Abramham Lincoln Memorial Ribbon, 1865.
(Collection of Cornwall Historical Society)

Although the Civil War was fought in locations far removed from Cornwall and Connecticut, it left its mark on the people and military system here. An unknown number of Cornwall soldiers suffered from post-traumatic stress disorder (PTSD), while others were incapacitated by debilitating diseases and injuries. Widows, orphans, and even the mothers of soldiers killed during the war struggled to survive on government pensions. A home for war orphans was started by Cornwall’s Theodore Sedgwick Gold. Annual commemorations and gatherings of veterans helped ease some of the suffering felt by so many.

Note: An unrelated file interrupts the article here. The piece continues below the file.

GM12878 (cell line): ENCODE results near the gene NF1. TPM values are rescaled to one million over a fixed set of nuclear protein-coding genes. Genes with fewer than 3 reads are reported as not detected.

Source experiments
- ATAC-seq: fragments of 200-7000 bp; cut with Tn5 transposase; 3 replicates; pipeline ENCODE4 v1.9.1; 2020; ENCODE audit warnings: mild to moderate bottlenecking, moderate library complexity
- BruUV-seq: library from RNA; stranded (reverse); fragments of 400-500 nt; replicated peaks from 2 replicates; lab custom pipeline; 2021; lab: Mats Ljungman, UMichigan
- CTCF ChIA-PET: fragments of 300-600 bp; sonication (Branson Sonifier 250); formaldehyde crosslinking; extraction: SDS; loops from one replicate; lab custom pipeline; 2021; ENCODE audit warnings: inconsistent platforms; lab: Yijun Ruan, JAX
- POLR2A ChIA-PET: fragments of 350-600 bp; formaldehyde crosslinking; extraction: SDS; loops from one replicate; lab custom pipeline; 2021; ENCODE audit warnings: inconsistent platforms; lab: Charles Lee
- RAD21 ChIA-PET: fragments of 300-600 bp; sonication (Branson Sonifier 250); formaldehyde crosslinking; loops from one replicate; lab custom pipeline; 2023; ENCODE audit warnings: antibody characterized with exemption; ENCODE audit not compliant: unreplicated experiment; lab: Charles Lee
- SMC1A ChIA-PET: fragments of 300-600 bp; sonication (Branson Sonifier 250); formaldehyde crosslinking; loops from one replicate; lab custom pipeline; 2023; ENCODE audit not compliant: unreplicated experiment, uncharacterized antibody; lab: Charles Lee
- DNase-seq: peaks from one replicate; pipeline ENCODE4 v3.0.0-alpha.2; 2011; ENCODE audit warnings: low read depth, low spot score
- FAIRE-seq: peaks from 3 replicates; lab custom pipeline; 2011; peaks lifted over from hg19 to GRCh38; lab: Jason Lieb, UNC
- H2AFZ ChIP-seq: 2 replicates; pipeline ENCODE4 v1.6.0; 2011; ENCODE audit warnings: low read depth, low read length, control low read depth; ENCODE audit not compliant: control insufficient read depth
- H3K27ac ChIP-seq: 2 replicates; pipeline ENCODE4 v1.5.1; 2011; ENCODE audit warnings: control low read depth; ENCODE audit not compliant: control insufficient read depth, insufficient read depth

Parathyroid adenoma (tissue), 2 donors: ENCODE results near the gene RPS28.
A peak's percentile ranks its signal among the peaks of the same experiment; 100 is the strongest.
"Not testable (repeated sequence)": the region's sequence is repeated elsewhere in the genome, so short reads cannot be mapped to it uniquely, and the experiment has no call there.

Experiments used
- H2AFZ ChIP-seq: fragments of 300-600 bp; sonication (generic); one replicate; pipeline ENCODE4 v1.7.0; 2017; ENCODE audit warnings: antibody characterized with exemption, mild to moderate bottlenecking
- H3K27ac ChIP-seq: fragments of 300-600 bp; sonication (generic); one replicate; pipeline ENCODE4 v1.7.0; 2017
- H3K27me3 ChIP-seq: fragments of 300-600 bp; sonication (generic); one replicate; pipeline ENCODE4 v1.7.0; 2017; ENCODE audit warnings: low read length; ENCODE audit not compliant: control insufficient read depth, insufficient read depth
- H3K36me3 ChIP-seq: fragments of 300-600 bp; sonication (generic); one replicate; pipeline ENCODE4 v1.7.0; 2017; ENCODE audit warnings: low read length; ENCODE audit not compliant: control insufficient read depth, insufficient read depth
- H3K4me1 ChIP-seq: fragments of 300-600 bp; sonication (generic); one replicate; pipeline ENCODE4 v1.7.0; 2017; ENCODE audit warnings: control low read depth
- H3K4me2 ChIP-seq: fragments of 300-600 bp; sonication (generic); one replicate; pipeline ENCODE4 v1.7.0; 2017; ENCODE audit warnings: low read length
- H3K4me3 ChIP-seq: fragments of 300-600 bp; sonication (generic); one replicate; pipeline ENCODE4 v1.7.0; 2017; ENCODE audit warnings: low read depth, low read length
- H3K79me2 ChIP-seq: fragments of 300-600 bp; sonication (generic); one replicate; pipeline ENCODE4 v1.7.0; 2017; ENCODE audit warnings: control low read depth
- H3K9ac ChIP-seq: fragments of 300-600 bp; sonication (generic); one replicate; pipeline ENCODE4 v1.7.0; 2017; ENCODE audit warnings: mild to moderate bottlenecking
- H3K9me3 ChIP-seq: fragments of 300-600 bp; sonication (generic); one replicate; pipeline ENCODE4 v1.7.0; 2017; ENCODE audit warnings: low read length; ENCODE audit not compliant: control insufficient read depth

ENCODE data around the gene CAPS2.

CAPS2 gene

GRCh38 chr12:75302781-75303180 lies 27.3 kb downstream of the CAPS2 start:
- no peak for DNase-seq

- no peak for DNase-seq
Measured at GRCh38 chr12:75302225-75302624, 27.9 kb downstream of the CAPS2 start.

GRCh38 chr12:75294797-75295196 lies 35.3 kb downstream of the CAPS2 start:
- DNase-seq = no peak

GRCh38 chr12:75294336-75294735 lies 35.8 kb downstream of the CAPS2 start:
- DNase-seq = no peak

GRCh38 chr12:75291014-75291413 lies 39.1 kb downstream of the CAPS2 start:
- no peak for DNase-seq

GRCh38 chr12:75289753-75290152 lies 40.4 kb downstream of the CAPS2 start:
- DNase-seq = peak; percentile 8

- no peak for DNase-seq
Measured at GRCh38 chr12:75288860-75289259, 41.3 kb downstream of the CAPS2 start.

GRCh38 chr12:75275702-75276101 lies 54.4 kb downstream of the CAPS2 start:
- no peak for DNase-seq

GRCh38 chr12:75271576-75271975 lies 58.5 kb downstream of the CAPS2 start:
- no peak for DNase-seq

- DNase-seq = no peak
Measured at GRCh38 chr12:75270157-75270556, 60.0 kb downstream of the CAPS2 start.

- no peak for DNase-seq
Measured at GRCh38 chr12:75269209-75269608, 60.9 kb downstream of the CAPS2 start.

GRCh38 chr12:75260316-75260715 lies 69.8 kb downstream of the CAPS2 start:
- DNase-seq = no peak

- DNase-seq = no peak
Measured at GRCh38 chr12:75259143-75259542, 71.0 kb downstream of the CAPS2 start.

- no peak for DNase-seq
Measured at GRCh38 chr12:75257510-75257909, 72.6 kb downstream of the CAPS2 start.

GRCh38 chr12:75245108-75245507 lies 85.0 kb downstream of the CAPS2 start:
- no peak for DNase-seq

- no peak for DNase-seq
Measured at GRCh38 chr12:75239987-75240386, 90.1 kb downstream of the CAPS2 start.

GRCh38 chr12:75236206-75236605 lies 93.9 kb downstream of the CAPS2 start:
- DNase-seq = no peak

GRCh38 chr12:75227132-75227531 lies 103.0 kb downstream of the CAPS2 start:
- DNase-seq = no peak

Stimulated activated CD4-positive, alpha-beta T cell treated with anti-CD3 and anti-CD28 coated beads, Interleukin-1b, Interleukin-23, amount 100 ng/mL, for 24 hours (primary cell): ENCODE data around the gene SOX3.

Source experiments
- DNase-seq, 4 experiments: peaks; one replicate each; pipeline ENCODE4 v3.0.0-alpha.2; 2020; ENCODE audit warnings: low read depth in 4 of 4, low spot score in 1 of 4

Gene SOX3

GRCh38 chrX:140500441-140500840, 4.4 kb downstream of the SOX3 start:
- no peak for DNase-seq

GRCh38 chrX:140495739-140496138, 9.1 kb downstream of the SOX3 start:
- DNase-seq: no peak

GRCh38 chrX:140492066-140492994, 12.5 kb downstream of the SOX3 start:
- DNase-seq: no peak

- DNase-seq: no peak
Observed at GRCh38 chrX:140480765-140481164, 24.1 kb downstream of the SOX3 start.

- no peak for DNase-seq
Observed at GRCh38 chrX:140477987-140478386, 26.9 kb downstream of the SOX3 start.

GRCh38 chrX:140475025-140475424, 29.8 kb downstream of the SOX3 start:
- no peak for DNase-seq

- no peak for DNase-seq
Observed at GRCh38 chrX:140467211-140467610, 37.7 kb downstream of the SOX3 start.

At least two Cornwall marriages disintegrated during the war, leading to one murder and one divorce. Corporal Charles H. Frink, who served with the 11th C.V.I., returned home on furlough in January 1864 and found that his wife had left him for another man. When Frink confronted the couple, he was killed by his wife’s lover. Corporal Nelson Clark fared better when his wife left him for another man during the war; his marriage ended in divorce.

The militia system, which proved woefully inadequate during the Civil War, underwent massive changes, the first of which was being reorganized as state-level national guards. Connecticut’s Legislature renamed its militia the Connecticut National Guard on July 9, 1865, one of the first states to do so. The maintenance of the former militia was increasingly regulated to improve their level of skill and training. Instead of an annual drill, the militia regiments spent six days training at encampments held at various locations within their districts. In 1883, Connecticut purchased a permanent location at Niantic for regimental encampments.